The White House Office of Management and Budget (OMB) and the Congressional Budget Office (CBO) both released updates of their budget estimates for the next 10 years this week. Both reports show staggering deficits for each year during that period. The cumulative deficit between 2010 and 2019, or the total amount added to the national debt, as a result of President Obama's budget will be over $9 trillion-$2 trillion more than estimates earlier this year.
These alarming figures are sure to bring calls by some for higher taxes to close the growing deficit. A close look at the figures, however, shows that spending is the main driver of these deficits. According to President Obama's own assumptions, he and Congress can control the deficit if they limit spending to historical levels.
Tax Revenue Grows Sharply Under Current Policy
Deficits over the next 10 years will average close to $1 trillion a year. But contrary to claims that tax cuts created these burgeoning deficits, close scrutiny of future tax revenue (as estimated by OMB under current policy) shows that tax revenue will increase significantly over the next decade.
If the 2001 and 2003 tax cuts are extended permanently (and all income tax rates, including those on capital gains and dividends, remain at their current levels), the death tax retains its 2009 rates and exemptions, and the Alternative Minimum Tax adjusts annually for inflation, total tax revenue will increase from $2.3 trillion in 2010 to $4.3 trillion in 2019. This 85 percent growth rate means that Congress would have $200 billion more tax revenue to spend each year on average.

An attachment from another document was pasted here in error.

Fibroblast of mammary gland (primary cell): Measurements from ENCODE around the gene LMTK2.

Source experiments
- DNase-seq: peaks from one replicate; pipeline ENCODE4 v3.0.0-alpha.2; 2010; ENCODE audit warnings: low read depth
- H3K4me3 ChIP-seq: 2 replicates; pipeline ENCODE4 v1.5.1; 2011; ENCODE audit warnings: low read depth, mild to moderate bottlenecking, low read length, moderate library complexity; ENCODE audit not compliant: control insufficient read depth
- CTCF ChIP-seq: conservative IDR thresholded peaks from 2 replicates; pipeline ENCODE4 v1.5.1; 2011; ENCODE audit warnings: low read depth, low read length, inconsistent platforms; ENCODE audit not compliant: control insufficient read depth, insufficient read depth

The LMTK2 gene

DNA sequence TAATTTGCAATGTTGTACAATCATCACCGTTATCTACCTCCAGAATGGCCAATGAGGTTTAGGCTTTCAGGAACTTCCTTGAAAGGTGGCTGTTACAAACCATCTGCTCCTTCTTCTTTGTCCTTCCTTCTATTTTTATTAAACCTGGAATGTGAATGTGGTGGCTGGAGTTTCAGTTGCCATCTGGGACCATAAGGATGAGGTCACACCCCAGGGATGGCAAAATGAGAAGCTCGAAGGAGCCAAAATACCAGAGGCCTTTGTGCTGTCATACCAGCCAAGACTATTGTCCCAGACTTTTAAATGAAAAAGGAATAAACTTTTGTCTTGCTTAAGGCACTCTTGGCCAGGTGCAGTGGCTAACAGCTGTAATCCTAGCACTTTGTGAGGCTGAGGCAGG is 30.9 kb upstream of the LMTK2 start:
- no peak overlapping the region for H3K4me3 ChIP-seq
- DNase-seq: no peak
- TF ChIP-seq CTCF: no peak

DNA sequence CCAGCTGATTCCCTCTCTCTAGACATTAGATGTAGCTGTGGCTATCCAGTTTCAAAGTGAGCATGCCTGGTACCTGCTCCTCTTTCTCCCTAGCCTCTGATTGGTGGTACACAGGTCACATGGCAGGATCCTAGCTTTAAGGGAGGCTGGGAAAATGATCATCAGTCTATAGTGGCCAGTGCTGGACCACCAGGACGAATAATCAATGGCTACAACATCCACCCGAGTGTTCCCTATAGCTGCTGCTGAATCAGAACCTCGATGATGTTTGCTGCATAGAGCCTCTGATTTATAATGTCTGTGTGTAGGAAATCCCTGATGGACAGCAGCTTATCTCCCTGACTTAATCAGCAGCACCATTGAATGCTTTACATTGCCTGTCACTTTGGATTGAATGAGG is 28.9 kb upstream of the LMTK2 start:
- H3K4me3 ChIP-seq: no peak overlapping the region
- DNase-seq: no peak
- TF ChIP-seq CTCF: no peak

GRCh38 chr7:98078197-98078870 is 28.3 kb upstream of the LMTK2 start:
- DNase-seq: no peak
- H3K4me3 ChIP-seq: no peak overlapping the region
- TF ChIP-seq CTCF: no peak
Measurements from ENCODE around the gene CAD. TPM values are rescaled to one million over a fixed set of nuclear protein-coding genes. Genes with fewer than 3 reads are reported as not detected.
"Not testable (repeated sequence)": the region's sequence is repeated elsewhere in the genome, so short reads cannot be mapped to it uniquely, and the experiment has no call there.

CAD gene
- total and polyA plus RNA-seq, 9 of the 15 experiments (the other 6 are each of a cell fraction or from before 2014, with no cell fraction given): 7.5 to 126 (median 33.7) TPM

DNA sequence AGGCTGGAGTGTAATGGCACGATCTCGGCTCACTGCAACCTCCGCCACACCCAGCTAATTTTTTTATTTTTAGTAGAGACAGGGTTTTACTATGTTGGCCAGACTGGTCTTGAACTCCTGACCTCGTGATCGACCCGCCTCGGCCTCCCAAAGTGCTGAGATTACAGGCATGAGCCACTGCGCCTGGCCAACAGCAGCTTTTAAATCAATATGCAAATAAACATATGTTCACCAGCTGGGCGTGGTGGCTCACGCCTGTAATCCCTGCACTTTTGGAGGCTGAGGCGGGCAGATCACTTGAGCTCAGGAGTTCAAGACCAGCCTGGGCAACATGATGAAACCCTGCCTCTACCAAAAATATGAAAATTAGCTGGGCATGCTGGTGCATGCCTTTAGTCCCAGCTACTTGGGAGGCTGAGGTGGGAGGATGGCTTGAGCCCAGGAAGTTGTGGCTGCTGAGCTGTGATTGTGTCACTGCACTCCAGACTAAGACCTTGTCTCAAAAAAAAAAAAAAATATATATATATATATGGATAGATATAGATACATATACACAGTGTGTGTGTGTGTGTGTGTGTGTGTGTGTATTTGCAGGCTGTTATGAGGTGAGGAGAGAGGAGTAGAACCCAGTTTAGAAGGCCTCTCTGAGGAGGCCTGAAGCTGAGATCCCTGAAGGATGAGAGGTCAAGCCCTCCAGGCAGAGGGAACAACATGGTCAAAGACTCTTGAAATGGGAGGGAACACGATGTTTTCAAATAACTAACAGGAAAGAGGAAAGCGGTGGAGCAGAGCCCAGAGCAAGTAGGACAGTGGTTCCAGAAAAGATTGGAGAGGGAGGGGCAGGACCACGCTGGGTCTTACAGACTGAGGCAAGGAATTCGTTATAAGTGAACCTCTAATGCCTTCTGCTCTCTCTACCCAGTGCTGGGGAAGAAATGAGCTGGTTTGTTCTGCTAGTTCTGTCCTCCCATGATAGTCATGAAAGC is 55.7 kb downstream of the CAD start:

Tax Hikes Unnecessary
Tax revenues under current policy are sufficient to keep deficits under control if President Obama and Congress spend in accordance with historical averages. Total tax revenue as a percentage of gross domestic product (GDP)-the measure of all productivity in the economy-averaged 17.9 percent since World War II. If current policy remains law, according to OMB, total tax revenue will also average 17.9 percent of GDP between 2010 and 2019. Similar CBO estimates reach the same conclusion.
Since World War II, spending has averaged 20 percent of GDP. If President Obama and Congress limit spending to 20 percent of GDP, the deficit would equal the postwar average deficit of 1.8 percent of GDP by 2015 and fall below that level in succeeding years.
Progressive Income Tax Increases Deficit
The current deficit would be substantial even without the stimulus and the financial bailouts, because tax revenues decreased sharply because of the recession. A large factor contributing to the decrease is the steeply progressive income tax.
During periods of economic growth, receipts from the progressive income tax surge, but during periods of contraction, receipts decline rapidly. This occurs mostly because much of high earners' income stems from volatile sources, such as capital gains, dividends, business income, and bonuses, and their incomes fall just as sharply during economic downturns as they rose during good economic times and they have less income to tax.